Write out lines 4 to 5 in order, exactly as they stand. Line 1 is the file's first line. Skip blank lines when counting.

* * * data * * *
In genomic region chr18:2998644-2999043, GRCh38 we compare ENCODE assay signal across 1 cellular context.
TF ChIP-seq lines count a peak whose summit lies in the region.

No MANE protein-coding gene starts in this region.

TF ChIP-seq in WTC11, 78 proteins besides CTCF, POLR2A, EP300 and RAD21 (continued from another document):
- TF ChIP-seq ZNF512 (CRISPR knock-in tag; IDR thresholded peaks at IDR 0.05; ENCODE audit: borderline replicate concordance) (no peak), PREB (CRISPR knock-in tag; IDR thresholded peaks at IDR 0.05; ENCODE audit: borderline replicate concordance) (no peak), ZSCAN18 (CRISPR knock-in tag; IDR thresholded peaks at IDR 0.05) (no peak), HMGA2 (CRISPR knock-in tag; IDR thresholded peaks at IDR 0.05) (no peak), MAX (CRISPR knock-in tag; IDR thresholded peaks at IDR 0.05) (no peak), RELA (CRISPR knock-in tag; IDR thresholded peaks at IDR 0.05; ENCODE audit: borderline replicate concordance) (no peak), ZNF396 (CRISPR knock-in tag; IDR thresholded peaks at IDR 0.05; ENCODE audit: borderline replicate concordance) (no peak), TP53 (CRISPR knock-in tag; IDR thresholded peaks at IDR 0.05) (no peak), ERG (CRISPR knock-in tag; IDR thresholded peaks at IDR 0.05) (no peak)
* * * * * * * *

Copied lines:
TF ChIP-seq in WTC11, 78 proteins besides CTCF, POLR2A, EP300 and RAD21 (continued from another document):
- TF ChIP-seq ZNF512 (CRISPR knock-in tag; IDR thresholded peaks at IDR 0.05; ENCODE audit: borderline replicate concordance) (no peak), PREB (CRISPR knock-in tag; IDR thresholded peaks at IDR 0.05; ENCODE audit: borderline replicate concordance) (no peak), ZSCAN18 (CRISPR knock-in tag; IDR thresholded peaks at IDR 0.05) (no peak), HMGA2 (CRISPR knock-in tag; IDR thresholded peaks at IDR 0.05) (no peak), MAX (CRISPR knock-in tag; IDR thresholded peaks at IDR 0.05) (no peak), RELA (CRISPR knock-in tag; IDR thresholded peaks at IDR 0.05; ENCODE audit: borderline replicate concordance) (no peak), ZNF396 (CRISPR knock-in tag; IDR thresholded peaks at IDR 0.05; ENCODE audit: borderline replicate concordance) (no peak), TP53 (CRISPR knock-in tag; IDR thresholded peaks at IDR 0.05) (no peak), ERG (CRISPR knock-in tag; IDR thresholded peaks at IDR 0.05) (no peak)